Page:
Social Scientist. v 12, no. 130 (March 1984) p. 1.


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Editorial Note

HISTORICALLY, the thrust of metrbpolitan capitalism into the precapitalist economies of the Third World led to a process bf pauperisation, rather than prol^taridtiisation, of the peasantry. Unlike in the metropolitan countries themselves, where peasants and petty producers, dispossessed of their means of production by spreading commodity production as well as by such direct methods of coersion as the enclosure movement, were d^rawn in as proletarians for burgeoning capitalism in the towns as ^sll as well as in the countryside, th6 constraints imposed upon capitalist development in the colonies, Semi-colonies and the dependencies in the Third World implied liiat the dispossessed peasants and artisans lingered on in the rural areas as a vast pauperised mass, an army of underemployed landless labourers, rack-rented tenantry and sharecroppers, and m^ginal peasants with "one foot in ruin'*. Pauperisation, which does n6t necessarily involves proletarianisation, is thus the resultant o^a certain mode of integration of the Third World economies into the world capitalist system. As long as this mode of integration continues in it's essence, notwithstanding a certain amoimt of changes and modifications, this specific process of pauperisation too would continue.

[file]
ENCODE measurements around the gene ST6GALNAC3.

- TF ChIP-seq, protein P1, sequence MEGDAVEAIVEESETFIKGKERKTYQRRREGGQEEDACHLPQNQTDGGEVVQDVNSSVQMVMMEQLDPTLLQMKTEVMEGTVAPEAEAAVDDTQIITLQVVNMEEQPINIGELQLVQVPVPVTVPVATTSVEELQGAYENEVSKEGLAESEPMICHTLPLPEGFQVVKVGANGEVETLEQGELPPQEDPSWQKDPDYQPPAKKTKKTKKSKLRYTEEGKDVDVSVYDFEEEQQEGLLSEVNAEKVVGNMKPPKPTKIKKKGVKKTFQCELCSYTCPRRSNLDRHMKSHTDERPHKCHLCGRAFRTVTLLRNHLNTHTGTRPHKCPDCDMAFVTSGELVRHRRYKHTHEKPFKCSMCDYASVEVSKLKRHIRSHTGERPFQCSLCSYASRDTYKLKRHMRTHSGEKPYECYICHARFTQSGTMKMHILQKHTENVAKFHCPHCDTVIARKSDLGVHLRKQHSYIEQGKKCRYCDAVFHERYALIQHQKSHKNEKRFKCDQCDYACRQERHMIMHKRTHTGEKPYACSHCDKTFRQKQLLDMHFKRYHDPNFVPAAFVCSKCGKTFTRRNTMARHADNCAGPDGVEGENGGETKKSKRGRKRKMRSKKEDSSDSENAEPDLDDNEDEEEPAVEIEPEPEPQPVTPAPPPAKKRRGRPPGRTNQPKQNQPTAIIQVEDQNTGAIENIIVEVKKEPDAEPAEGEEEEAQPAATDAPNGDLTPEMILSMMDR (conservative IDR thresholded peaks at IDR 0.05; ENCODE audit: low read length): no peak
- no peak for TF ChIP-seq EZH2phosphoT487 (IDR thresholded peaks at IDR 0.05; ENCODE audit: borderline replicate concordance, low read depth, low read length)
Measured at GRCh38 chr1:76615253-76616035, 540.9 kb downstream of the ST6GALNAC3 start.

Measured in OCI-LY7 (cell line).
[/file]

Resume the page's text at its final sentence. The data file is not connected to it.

The lead article in the current number of Social Scientist^ which is devoted to agrarian issues, provides a striking illustration of this proposition. The Sri/ Lank-an government, for electoral reasons, has undertaken large resettlement projects for the landless. ' But the pauperised peasantry, after being so "'uplifted" from its pauperised state, has oner1 again found itself emm'shed in a fresh round of pauperisation. Thus a lasting solution to the -problem of "iandlessness" is not the mere possession of land; it require^ an all-round ^development of productive forces, which capitalism in the Third World countries is incapable of achieving even when political independence has been attained. The article by N Shanmugaratnam not only raises important theoretical questions of this kind but does so in the context of examining the prospects of World Bank-style "liberalisation" ushered in by the



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